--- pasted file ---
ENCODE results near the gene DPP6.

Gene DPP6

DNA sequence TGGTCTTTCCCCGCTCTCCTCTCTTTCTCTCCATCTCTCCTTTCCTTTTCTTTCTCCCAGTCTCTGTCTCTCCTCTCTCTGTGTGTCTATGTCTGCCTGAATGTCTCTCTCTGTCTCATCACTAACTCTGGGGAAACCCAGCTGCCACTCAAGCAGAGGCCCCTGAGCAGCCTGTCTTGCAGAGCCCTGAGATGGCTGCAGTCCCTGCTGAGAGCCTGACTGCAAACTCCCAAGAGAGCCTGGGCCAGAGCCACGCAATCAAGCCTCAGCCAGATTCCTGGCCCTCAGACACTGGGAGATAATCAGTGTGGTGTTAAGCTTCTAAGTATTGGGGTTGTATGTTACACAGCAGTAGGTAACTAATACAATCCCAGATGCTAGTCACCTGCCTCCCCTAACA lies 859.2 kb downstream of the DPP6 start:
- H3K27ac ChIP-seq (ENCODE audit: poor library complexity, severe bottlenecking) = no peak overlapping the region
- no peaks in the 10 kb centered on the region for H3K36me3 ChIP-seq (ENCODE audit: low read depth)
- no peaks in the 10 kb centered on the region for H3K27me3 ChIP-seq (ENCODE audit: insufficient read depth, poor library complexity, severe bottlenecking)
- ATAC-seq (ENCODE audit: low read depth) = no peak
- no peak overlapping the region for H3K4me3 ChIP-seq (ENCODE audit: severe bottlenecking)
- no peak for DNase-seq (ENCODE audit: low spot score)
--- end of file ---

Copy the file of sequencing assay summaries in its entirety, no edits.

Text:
ENCODE results near the gene DPP6.

Gene DPP6

DNA sequence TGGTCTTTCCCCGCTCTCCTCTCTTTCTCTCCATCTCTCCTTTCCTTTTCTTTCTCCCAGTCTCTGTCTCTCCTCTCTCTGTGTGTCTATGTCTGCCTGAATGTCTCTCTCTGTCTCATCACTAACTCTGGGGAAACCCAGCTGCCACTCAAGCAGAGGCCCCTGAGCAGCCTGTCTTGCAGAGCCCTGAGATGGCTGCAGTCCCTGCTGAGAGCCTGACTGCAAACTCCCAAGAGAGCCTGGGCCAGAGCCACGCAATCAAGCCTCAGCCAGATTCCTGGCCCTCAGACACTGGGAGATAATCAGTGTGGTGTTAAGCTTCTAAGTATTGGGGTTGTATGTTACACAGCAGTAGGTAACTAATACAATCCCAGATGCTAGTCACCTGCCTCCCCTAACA lies 859.2 kb downstream of the DPP6 start:
- H3K27ac ChIP-seq (ENCODE audit: poor library complexity, severe bottlenecking) = no peak overlapping the region
- no peaks in the 10 kb centered on the region for H3K36me3 ChIP-seq (ENCODE audit: low read depth)
- no peaks in the 10 kb centered on the region for H3K27me3 ChIP-seq (ENCODE audit: insufficient read depth, poor library complexity, severe bottlenecking)
- ATAC-seq (ENCODE audit: low read depth) = no peak
- no peak overlapping the region for H3K4me3 ChIP-seq (ENCODE audit: severe bottlenecking)
- no peak for DNase-seq (ENCODE audit: low spot score)